Obama ends combat mission in IraqBy Tom Brune
September 1, 2010
WASHINGTON - President Barack Obama said Tuesday night that "it is time to turn the page" as he declared the lengthy and costly U.S. combat mission in Iraq over, adding that "it is not only in Iraq's interest - it is in our own."
With the end of the seven-year Iraq war, Obama vowed to bring the same result to the nearly decade-long fight in Afghanistan starting next year and promised to focus on the top concern of a war-weary public: restoring the economy and putting people to work.
"Tonight, I am announcing that the American combat mission in Iraq has ended," Obama said in an 18-minute televised address from the Oval Office.
"Operation Iraqi Freedom is over, and the Iraqi people now have lead responsibility for the security of their country," he said, adding that America will continue to provide support as "a friend and a partner."
But as he left 50,000 troops and a beefed-up diplomatic and civilian corps behind for training and assistance, Obama implicitly acknowledged there was no clear-cut victory "in an age without surrender ceremonies."
As expected, Obama took credit for fulfilling his promise in his campaign and again last year to withdraw more than 90,000 troops over 19 months. "This was my pledge," he said.
Obama acknowledged his disagreement with President George W. Bush. And he did not give credit to Bush's troop surge that manyRepublicans - including Rep. Pete King of Seaford - insisted was responsible for what success there is in Iraq.
But the president hailed Bush's patriotism and love of troops, and urged Americans to "move beyond our differences."
Obama praised the 1.5 million U.S. men and women in uniform who served in Iraq for their "courage and resolve" and the sacrifices they and their families made. He promised to take care of them.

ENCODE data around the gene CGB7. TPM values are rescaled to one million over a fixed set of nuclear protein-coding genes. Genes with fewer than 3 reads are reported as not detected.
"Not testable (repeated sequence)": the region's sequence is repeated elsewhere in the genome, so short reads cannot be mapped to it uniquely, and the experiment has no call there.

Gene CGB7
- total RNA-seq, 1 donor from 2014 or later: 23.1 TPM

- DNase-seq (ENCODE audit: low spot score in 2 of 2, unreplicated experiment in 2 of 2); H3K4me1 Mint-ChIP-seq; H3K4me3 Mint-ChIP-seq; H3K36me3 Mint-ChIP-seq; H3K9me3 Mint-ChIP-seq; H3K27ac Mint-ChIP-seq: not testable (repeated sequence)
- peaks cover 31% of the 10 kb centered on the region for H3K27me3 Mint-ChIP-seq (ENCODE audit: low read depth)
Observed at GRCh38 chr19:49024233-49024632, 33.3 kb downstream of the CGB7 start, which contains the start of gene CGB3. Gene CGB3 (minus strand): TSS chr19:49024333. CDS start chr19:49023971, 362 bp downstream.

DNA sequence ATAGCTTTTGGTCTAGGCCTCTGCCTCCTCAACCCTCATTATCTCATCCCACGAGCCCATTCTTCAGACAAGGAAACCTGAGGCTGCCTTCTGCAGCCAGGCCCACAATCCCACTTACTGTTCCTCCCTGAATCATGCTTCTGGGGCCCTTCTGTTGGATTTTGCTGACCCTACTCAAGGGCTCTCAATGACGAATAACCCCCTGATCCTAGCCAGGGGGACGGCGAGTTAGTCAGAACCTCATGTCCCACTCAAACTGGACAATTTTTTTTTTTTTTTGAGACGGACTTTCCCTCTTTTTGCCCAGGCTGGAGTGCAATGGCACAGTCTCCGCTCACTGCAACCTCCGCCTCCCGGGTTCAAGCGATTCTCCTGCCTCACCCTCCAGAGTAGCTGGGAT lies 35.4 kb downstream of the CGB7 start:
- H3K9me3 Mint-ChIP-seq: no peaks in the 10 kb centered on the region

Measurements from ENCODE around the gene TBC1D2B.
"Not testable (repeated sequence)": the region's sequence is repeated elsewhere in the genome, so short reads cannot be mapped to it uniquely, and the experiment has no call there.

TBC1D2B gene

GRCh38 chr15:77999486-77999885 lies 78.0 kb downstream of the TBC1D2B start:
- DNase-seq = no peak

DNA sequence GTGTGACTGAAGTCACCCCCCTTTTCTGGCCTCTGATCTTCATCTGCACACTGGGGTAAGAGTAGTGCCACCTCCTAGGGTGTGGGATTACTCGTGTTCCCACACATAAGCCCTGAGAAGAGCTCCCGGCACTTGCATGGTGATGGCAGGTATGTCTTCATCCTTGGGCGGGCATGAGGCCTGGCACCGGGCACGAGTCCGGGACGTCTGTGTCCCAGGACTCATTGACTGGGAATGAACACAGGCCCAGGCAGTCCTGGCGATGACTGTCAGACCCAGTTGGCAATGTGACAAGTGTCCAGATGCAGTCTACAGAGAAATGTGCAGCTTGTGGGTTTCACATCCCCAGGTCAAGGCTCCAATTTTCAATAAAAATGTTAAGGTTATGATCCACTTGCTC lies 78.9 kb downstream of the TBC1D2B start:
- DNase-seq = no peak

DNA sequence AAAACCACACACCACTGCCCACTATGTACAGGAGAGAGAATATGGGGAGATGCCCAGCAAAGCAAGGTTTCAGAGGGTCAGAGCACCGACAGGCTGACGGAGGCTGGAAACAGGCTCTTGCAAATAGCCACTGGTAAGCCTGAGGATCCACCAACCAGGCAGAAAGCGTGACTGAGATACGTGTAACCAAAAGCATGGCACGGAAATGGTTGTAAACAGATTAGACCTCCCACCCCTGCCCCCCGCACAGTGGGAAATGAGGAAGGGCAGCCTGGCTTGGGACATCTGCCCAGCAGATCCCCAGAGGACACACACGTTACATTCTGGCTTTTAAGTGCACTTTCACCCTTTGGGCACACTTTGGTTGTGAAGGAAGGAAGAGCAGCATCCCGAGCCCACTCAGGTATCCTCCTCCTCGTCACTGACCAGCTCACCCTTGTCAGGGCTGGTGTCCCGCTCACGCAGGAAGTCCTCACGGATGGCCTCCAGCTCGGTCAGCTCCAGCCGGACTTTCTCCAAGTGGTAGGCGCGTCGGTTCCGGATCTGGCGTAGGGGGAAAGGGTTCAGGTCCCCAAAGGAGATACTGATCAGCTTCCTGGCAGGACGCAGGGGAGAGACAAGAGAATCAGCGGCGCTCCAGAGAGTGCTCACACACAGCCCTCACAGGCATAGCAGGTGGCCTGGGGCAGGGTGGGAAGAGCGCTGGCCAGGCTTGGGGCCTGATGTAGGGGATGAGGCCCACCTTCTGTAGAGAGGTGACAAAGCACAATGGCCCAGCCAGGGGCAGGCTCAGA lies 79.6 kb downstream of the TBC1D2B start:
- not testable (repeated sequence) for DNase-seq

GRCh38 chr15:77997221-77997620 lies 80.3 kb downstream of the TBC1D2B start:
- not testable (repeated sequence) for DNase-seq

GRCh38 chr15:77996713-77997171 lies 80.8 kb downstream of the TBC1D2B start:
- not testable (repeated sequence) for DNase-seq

"The United States has paid a huge price to put the future of Iraq in the hands of its people," Obama said.
He put the cost at more than 4,400 U.S. lives and $1 trillion - much of it borrowed - which added to the staggering U.S. deficit.
Yet he also signaled that it is time to begin working toward leaving behind the two wars fought on "tight budgets" that he inherited and turning attention to the ailing economy. "We have met our responsibility. Now, it's time to turn the page," Obama said.
"Today, our most urgent task is to restore the economy, and put the millions of Americans who have lost their jobs back to work," he said.
In the short speech, sitting behind a desk in the newly renovated Oval Office in front of a U.S. flag and family photos, Obama in an even and almost dispassionate tone addressed many audiences on Iraq's ambiguities and contradictions.
He sought to encourage Iraqis and warn those who would prey on it by painting a largely positive picture of Iraq.
He nodded to the military and Republicans, saying troop withdrawals from Afghanistan beginning next July will be "determined by conditions on the ground."
But he also reached out to his liberal Democratic base, framing his surge in Afghanistan as a war to contain al-Qaida and break theTaliban, but putting a time limit on it. "Open-ended war," he said, "serves neither our interests nor the Afghan people's."